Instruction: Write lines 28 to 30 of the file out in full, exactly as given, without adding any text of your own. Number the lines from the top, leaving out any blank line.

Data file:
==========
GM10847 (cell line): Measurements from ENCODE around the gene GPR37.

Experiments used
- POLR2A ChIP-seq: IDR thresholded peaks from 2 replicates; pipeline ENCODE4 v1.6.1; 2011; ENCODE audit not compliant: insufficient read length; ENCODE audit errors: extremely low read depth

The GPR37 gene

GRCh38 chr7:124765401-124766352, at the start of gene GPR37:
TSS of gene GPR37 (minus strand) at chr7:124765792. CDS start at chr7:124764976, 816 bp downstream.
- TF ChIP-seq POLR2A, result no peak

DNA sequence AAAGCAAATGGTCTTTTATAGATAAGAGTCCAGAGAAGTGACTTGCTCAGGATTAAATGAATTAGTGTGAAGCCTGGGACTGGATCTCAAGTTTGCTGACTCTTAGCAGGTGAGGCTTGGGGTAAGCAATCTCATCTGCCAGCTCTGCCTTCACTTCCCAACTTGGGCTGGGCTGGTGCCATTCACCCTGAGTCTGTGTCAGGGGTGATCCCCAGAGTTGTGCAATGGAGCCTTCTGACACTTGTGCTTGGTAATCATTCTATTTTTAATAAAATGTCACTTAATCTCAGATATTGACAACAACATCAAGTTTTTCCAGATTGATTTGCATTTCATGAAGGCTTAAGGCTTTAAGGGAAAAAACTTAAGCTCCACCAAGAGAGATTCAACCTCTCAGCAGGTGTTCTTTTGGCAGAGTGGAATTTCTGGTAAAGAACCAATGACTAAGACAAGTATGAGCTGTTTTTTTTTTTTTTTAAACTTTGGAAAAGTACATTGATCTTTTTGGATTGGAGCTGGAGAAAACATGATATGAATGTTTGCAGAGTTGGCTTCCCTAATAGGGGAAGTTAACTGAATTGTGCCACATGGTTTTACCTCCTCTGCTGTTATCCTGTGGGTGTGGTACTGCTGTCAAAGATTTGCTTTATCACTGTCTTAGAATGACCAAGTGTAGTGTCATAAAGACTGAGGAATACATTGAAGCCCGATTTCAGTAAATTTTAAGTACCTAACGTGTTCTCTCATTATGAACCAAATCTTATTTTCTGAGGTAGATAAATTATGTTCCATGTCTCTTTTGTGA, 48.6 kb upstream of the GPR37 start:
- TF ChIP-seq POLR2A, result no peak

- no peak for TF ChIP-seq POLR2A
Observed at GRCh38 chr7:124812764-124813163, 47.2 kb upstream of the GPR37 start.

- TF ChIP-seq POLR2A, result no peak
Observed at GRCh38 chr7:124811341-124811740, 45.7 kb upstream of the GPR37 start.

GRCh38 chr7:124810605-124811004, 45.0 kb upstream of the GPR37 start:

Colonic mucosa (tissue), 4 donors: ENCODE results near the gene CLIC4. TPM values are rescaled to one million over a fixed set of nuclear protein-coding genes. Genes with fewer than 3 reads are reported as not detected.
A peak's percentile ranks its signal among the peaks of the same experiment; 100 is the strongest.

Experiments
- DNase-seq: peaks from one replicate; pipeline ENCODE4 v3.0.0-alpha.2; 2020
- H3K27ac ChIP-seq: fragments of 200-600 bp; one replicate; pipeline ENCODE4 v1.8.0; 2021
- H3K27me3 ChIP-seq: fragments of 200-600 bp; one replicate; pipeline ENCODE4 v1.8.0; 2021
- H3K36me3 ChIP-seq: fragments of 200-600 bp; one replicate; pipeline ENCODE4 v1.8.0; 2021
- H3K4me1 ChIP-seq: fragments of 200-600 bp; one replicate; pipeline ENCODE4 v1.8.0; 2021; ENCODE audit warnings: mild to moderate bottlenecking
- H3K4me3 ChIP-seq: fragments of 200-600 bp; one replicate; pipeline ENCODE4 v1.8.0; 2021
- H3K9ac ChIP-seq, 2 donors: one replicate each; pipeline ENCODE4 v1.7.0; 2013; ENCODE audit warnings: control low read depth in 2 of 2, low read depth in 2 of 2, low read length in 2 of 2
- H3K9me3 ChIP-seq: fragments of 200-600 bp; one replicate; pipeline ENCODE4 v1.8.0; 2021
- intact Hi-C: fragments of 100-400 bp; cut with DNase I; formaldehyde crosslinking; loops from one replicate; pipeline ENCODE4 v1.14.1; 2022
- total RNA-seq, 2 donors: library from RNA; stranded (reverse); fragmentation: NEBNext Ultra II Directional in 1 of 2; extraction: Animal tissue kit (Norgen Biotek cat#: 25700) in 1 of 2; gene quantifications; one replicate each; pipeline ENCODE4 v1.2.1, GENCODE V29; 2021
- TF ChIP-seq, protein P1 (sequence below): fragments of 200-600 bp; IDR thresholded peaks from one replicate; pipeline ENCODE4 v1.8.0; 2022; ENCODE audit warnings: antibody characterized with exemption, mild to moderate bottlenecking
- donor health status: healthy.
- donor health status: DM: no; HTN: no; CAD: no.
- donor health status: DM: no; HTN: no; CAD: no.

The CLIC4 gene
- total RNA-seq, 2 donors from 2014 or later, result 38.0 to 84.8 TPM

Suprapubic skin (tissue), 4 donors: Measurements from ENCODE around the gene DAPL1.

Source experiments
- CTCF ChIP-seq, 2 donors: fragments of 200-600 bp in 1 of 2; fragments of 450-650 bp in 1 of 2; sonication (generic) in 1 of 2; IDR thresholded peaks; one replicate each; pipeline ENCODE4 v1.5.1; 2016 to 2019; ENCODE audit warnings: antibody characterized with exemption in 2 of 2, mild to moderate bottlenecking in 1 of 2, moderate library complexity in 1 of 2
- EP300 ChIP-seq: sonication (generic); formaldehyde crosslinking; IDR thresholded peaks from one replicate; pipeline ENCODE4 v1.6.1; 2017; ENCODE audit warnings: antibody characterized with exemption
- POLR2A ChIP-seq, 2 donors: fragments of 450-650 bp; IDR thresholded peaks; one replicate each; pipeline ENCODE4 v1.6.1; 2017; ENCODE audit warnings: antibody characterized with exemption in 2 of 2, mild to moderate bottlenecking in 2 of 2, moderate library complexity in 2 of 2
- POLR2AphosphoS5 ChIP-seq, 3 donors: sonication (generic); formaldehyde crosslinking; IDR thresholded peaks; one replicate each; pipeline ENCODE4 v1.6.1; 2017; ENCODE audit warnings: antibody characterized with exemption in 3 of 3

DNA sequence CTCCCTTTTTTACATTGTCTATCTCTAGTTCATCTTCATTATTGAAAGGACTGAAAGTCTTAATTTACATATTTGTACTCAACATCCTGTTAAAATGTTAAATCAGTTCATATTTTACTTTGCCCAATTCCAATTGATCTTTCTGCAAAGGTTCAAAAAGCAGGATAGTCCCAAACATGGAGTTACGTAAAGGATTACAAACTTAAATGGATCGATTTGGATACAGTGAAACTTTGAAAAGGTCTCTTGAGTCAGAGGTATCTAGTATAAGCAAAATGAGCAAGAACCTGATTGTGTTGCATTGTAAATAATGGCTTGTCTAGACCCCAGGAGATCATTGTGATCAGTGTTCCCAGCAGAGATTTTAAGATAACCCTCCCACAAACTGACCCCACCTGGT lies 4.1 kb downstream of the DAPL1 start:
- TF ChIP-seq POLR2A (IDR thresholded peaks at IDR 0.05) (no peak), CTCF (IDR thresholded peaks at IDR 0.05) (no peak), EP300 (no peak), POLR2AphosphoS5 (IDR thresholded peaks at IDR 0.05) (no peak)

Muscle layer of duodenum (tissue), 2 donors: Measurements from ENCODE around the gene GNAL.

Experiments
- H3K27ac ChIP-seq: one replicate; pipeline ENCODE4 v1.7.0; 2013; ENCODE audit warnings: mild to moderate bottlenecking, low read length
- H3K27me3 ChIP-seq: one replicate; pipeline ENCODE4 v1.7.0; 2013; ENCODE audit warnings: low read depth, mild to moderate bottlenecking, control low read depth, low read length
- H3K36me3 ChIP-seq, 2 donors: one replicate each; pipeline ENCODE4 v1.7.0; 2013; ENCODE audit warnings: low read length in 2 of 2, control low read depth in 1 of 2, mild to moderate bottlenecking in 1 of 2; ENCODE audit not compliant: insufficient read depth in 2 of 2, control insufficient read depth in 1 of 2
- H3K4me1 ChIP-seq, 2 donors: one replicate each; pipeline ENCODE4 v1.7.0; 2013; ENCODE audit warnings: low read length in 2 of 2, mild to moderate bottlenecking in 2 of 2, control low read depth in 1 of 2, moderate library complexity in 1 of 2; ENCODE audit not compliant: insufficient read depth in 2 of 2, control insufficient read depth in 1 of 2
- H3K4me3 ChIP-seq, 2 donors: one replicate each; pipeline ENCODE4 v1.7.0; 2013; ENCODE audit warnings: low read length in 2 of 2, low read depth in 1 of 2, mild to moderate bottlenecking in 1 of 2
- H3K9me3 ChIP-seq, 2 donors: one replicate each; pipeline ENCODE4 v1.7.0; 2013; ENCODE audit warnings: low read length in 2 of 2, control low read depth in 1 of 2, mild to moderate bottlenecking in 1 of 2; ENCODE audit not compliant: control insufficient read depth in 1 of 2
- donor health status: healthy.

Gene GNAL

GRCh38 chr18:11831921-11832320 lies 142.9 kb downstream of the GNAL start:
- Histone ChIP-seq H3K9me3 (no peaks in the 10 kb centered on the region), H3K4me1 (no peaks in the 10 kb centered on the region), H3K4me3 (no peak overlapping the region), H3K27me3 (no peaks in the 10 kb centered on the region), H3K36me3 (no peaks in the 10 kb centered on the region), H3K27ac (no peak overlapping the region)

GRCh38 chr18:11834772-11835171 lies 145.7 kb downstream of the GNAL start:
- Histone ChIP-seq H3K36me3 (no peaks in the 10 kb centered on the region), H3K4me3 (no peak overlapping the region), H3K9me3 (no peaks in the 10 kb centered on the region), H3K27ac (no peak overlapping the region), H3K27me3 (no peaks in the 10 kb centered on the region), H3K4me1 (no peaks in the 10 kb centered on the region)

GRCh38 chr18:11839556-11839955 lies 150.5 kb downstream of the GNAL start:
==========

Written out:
- TF ChIP-seq, protein P1 (sequence below): fragments of 200-600 bp; IDR thresholded peaks from one replicate; pipeline ENCODE4 v1.8.0; 2022; ENCODE audit warnings: antibody characterized with exemption, mild to moderate bottlenecking
- donor health status: healthy.
- donor health status: DM: no; HTN: no; CAD: no.